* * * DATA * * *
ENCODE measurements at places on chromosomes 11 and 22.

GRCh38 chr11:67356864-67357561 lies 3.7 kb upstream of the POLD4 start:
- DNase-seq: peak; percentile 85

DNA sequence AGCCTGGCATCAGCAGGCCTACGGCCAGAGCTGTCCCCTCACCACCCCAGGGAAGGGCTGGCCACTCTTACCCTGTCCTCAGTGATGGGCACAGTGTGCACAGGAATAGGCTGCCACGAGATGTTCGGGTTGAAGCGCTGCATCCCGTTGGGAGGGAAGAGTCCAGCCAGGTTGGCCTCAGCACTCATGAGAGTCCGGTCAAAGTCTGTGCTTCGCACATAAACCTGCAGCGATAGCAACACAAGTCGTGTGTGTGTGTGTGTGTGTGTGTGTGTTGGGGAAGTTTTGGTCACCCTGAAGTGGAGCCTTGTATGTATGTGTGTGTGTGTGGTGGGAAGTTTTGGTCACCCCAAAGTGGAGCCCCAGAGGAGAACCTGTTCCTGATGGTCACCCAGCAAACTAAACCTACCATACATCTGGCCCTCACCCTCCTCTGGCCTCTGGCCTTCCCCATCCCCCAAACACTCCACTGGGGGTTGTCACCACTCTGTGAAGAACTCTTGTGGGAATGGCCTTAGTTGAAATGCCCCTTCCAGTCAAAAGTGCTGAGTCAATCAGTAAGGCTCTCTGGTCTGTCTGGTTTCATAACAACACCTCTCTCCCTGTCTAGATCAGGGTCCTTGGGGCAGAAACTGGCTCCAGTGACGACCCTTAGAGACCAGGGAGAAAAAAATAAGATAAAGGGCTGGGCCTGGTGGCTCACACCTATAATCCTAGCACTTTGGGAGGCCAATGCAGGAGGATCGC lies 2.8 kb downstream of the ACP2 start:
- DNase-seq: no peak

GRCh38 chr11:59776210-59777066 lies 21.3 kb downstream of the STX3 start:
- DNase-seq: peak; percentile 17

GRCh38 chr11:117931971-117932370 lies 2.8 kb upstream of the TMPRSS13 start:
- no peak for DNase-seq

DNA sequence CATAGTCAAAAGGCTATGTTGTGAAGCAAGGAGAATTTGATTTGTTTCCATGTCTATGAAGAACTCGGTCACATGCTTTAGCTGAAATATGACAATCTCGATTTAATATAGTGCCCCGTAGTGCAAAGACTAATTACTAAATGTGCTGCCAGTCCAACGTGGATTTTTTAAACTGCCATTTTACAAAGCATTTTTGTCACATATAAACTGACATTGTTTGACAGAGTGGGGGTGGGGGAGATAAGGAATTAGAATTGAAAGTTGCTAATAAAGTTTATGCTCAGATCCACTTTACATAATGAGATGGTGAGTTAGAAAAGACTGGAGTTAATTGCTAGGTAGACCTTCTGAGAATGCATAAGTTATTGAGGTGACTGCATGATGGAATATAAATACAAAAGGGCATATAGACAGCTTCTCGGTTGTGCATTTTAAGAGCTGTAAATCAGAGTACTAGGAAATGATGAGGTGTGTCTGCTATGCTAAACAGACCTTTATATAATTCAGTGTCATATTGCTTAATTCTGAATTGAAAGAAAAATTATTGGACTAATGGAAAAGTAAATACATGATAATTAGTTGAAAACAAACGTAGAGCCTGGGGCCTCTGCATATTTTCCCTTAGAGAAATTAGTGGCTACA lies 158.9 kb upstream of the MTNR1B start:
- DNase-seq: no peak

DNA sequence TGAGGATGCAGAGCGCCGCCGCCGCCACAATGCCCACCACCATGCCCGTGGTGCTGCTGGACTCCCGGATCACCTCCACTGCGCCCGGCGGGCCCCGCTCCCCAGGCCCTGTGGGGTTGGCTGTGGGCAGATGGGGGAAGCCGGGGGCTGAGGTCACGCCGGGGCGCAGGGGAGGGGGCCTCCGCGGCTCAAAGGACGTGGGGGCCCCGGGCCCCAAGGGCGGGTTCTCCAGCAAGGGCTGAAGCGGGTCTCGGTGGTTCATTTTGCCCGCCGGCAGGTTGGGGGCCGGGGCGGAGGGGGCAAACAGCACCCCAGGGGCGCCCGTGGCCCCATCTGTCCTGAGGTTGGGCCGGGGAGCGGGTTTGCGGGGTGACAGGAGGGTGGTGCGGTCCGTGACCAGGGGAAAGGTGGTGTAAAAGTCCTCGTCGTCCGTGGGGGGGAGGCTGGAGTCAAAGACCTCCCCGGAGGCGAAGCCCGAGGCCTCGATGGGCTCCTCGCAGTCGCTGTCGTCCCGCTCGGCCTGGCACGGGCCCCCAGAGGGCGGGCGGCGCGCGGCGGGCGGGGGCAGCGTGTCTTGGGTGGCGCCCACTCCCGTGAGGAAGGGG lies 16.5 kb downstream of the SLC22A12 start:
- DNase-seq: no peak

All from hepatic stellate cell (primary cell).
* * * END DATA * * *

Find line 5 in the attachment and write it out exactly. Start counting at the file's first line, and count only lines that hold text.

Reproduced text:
- DNase-seq: no peak